Divorce changes almost every aspect of your life, but most people are not adequately prepared for how their divorce affects their income taxes. Whether you are in the process of getting a divorce or sitting down to file your income taxes after being recently divorced, here are some things you should know about how divorce affects your income taxes.
Divorce May Change Your Filing Status
During your marriage, you and your spouse likely filed your income taxes as “married, filing jointly.” People divorced on or before December 31, 2019, are no longer eligible for that status. Your filing status options are either “single” or “head of household” per your qualifications. Typically, filing as head of household offers more benefits, but you must be eligible to qualify for that status. To file as head of household, you must meet these qualifications:
- Be a U.S. citizen or resident for the entire current tax year.
- Be unmarried by the end of the tax year.
- Maintain a household for a dependent child or relative.
- Reside in the household, the qualifying dependent relative’s home, for over half the year.
- Be financially responsible for more than half the cost of maintaining the household.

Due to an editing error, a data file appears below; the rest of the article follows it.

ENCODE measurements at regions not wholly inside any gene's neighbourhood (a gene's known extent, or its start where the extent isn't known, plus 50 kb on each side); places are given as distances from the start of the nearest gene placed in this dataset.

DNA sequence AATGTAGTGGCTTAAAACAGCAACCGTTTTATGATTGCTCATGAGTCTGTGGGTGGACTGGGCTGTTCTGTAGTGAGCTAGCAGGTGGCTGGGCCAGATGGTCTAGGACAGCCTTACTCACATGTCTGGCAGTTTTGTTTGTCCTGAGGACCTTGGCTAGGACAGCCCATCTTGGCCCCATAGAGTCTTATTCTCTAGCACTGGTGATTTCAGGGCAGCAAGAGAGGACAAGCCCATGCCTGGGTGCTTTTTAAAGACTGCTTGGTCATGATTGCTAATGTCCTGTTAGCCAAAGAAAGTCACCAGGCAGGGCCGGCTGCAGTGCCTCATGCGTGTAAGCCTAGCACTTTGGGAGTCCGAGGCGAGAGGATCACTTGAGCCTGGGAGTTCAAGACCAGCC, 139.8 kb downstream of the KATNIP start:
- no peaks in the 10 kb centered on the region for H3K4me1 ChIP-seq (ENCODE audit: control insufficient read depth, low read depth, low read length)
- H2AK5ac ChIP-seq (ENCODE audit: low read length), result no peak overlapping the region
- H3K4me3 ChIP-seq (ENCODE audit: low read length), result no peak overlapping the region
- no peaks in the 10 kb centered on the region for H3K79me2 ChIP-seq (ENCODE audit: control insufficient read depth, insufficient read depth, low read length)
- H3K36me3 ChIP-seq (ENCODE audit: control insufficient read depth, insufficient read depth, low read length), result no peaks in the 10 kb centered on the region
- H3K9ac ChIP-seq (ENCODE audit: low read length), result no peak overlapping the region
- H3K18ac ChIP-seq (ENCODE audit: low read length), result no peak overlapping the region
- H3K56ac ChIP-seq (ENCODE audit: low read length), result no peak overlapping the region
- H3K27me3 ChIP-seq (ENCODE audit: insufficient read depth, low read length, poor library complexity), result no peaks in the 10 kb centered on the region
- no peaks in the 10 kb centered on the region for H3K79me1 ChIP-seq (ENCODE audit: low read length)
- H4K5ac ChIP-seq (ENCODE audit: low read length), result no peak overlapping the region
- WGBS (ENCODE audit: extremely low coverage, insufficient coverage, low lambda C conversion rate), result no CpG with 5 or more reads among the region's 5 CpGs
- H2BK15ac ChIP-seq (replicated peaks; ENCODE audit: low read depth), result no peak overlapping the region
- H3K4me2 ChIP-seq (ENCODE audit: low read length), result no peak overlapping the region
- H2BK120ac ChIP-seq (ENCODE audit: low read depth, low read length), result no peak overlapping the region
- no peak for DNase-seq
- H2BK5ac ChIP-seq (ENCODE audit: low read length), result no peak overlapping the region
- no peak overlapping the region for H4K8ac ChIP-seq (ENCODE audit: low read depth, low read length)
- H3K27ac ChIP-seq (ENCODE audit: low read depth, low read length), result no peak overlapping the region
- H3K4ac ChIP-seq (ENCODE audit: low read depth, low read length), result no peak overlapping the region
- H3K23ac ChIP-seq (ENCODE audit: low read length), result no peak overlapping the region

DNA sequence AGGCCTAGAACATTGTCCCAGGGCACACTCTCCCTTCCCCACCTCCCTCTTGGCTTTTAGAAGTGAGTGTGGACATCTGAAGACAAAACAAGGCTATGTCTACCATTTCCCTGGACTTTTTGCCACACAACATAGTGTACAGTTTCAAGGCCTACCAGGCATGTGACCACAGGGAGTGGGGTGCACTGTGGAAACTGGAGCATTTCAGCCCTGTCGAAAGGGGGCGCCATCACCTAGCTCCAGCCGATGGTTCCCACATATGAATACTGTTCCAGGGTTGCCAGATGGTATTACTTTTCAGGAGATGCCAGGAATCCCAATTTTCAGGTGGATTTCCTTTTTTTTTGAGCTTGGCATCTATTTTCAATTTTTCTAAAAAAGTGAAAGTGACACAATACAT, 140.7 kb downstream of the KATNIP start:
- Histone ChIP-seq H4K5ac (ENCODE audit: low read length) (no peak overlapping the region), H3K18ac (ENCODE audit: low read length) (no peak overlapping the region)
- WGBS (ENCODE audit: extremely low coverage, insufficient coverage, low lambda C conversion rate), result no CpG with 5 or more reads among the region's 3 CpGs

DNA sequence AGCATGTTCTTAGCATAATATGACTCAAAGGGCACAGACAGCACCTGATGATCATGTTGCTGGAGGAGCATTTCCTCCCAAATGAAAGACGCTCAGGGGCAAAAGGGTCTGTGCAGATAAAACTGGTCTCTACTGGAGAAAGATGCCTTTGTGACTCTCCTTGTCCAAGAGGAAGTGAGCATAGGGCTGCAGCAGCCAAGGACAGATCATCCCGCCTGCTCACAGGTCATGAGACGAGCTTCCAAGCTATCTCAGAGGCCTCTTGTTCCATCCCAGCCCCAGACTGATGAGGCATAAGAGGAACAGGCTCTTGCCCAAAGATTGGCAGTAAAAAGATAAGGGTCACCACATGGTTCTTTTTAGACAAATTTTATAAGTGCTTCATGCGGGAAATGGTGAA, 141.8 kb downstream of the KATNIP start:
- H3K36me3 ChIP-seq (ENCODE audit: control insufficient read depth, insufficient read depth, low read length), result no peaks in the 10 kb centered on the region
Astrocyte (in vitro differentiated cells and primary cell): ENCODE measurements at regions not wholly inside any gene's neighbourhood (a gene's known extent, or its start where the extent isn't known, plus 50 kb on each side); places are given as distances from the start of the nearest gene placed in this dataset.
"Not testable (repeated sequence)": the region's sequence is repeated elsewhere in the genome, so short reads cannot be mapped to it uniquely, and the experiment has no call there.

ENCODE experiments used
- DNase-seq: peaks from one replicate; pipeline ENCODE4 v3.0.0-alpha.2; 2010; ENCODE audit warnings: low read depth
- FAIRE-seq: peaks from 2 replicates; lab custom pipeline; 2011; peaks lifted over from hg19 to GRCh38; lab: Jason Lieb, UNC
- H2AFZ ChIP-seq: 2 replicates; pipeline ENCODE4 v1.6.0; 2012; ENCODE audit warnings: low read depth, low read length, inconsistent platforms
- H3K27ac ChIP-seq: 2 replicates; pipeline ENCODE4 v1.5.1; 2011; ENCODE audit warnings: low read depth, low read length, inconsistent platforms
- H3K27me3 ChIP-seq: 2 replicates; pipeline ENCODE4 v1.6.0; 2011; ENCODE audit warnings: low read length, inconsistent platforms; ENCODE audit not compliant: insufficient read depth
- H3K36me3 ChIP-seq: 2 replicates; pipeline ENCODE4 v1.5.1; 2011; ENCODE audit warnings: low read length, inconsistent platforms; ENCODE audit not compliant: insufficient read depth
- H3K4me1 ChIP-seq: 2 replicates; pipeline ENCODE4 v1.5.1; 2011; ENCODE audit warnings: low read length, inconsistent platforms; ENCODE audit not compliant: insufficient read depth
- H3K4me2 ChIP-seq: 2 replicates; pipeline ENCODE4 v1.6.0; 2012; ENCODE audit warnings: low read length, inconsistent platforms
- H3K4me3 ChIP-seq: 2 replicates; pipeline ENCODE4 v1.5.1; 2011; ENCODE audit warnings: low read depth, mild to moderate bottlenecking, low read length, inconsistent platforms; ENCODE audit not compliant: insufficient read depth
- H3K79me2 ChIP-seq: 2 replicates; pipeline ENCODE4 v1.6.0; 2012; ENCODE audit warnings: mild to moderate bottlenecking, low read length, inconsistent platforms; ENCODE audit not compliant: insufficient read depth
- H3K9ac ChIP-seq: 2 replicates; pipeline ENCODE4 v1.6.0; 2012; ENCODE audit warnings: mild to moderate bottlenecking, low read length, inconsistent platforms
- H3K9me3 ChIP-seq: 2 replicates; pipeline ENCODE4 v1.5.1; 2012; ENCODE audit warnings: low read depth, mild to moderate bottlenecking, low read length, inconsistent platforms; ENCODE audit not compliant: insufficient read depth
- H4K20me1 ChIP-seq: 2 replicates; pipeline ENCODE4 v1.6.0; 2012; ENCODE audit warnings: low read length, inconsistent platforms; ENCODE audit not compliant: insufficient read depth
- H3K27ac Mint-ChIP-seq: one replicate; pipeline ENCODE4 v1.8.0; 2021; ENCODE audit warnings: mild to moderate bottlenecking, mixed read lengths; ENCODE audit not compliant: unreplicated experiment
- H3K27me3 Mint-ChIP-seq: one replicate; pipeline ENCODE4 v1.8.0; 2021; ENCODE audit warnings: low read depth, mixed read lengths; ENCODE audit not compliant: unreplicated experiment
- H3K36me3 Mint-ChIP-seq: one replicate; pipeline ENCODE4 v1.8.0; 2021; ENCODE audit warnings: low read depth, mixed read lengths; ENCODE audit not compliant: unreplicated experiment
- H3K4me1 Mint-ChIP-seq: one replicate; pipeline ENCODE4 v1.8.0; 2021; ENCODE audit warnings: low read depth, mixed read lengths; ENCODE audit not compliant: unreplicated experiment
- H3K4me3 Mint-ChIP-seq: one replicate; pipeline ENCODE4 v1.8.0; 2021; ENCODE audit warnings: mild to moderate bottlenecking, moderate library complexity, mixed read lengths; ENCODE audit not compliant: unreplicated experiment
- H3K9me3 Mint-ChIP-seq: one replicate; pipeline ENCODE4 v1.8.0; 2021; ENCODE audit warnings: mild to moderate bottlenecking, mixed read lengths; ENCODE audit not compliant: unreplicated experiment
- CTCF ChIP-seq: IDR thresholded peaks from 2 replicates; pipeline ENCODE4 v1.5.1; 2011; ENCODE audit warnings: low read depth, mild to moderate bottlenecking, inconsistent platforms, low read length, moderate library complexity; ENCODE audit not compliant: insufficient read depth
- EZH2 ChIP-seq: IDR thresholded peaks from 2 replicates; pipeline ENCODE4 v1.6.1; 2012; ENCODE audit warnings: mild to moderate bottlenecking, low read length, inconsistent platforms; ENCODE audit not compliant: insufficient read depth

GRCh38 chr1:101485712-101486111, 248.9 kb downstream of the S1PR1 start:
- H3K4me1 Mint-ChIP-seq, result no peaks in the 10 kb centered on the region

Some of these aspects can get tricky for people who co-parent children where the dependents spend time in two different residences. If possible, consult your tax management professional during your divorce negotiations to determine your options.
Spousal Maintenance And Income Tax Impact
As of 2018, if you have a new order for spousal alimony, including a recent divorce decree, the person paying spousal maintenance (alimony) pays taxes on those funds, not the person receiving it. The federal government typically taxes alimony payers at a higher rate than recipients. This fact may play a role in your divorce negotiations, so it is a good idea to discuss your best options with your financial advisor.
Why Consider Claiming Your Kids On Your Tax Return
Typically, the parent with custody of the children has a legal right to claim them on income taxes, but they can transfer it to the other parent. In the past, these tax exemptions may have been used as bargaining chips in a divorce, but now, the IRS sets the exemption at $0, which affects your wallet.
Still, there are advantages of claiming your child as a dependent on your tax return. The Child Tax Credit (CTC) can be claimed by the eligible parent who claims a child as a dependent. Claiming a dependent on your tax return may also grant you Child and Dependent Care Credit and Earned Income Tax Credit (EITC) per your eligibility.
Consulting Your Tax Professional About Tax Impact Of Divorce
If you are recently divorced or in the process of getting divorced, it is most likely in your best interest to consult your tax professional about how the divorce may impact your income taxes. The more you know about your options, the better you can make decisions that will affect your financial future.